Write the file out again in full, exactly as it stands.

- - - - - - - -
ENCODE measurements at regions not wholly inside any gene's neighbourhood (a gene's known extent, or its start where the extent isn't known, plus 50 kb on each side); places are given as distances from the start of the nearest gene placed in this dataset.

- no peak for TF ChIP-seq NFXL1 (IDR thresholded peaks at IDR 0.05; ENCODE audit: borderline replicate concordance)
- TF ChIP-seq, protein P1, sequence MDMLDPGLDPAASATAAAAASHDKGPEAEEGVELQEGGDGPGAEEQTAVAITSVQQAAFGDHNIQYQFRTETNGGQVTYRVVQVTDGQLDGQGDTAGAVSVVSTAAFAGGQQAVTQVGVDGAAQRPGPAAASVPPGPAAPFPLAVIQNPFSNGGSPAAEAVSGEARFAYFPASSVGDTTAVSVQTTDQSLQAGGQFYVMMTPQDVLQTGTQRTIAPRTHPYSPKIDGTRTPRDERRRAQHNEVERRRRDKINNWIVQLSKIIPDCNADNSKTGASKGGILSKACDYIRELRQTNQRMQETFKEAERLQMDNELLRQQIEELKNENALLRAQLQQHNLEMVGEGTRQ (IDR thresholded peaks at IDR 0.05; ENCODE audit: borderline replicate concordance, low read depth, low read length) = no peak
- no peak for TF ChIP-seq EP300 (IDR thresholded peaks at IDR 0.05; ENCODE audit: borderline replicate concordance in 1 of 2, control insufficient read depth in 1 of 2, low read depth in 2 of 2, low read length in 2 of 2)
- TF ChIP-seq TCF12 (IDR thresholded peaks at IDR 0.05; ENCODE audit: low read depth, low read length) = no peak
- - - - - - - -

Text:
ENCODE measurements at regions not wholly inside any gene's neighbourhood (a gene's known extent, or its start where the extent isn't known, plus 50 kb on each side); places are given as distances from the start of the nearest gene placed in this dataset.

- no peak for TF ChIP-seq NFXL1 (IDR thresholded peaks at IDR 0.05; ENCODE audit: borderline replicate concordance)
- TF ChIP-seq, protein P1, sequence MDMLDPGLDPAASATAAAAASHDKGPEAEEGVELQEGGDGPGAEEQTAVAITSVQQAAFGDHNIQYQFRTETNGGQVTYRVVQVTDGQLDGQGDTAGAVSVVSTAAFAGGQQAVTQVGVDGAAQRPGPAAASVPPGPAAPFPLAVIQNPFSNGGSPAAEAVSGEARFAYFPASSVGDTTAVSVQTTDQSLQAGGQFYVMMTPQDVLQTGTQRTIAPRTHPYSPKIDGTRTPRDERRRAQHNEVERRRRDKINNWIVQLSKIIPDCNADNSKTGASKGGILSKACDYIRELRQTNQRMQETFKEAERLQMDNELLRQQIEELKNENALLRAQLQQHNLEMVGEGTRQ (IDR thresholded peaks at IDR 0.05; ENCODE audit: borderline replicate concordance, low read depth, low read length) = no peak
- no peak for TF ChIP-seq EP300 (IDR thresholded peaks at IDR 0.05; ENCODE audit: borderline replicate concordance in 1 of 2, control insufficient read depth in 1 of 2, low read depth in 2 of 2, low read length in 2 of 2)
- TF ChIP-seq TCF12 (IDR thresholded peaks at IDR 0.05; ENCODE audit: low read depth, low read length) = no peak